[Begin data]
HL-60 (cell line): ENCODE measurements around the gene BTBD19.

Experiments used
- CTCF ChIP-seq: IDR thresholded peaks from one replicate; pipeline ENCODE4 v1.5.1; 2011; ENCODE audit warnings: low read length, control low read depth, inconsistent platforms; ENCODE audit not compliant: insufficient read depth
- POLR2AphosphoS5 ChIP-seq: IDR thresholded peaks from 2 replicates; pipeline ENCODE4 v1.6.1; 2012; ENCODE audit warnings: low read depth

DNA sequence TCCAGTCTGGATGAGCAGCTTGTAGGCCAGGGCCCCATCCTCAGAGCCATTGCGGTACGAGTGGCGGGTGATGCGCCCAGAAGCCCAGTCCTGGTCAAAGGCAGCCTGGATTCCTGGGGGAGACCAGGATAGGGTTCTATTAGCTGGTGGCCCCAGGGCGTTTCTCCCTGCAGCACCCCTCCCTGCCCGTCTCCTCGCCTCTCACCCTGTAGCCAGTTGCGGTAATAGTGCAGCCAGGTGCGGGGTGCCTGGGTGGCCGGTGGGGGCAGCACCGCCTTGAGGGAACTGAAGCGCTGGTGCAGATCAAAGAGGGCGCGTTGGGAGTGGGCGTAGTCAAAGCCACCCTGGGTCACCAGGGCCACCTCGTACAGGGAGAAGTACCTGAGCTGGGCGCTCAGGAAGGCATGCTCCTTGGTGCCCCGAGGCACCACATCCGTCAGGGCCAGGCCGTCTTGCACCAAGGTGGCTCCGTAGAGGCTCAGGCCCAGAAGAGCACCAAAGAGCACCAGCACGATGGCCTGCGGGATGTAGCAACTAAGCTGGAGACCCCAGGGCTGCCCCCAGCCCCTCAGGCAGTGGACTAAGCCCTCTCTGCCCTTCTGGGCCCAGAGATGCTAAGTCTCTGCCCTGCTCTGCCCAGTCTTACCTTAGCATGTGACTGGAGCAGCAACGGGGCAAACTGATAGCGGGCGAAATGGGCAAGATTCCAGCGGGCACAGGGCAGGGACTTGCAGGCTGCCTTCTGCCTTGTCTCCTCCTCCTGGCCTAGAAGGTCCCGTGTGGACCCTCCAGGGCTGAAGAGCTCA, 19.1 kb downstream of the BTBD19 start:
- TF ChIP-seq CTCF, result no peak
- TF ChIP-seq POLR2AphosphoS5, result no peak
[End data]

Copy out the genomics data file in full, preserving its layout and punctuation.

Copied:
HL-60 (cell line): ENCODE measurements around the gene BTBD19.

Experiments used
- CTCF ChIP-seq: IDR thresholded peaks from one replicate; pipeline ENCODE4 v1.5.1; 2011; ENCODE audit warnings: low read length, control low read depth, inconsistent platforms; ENCODE audit not compliant: insufficient read depth
- POLR2AphosphoS5 ChIP-seq: IDR thresholded peaks from 2 replicates; pipeline ENCODE4 v1.6.1; 2012; ENCODE audit warnings: low read depth

DNA sequence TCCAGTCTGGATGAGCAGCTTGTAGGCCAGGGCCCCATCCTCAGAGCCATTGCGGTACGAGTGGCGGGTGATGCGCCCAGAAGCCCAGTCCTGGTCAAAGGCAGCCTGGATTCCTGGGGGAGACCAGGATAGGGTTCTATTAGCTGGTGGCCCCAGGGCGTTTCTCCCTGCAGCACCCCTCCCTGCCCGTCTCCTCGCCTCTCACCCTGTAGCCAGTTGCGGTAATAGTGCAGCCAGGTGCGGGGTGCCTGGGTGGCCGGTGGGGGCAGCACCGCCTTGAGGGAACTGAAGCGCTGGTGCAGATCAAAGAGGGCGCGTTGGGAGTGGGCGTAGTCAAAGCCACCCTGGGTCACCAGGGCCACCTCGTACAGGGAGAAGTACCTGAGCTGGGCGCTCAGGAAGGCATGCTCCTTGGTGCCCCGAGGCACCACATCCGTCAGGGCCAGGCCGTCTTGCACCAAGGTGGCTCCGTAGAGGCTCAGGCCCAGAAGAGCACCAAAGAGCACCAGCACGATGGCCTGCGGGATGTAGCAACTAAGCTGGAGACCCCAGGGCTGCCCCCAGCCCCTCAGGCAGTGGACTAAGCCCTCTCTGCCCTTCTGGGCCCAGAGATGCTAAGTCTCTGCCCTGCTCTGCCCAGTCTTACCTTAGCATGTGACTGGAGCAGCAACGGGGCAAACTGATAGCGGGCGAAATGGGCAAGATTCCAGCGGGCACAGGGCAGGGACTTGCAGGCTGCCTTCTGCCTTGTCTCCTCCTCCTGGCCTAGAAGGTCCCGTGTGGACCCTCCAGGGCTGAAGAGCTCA, 19.1 kb downstream of the BTBD19 start:
- TF ChIP-seq CTCF, result no peak
- TF ChIP-seq POLR2AphosphoS5, result no peak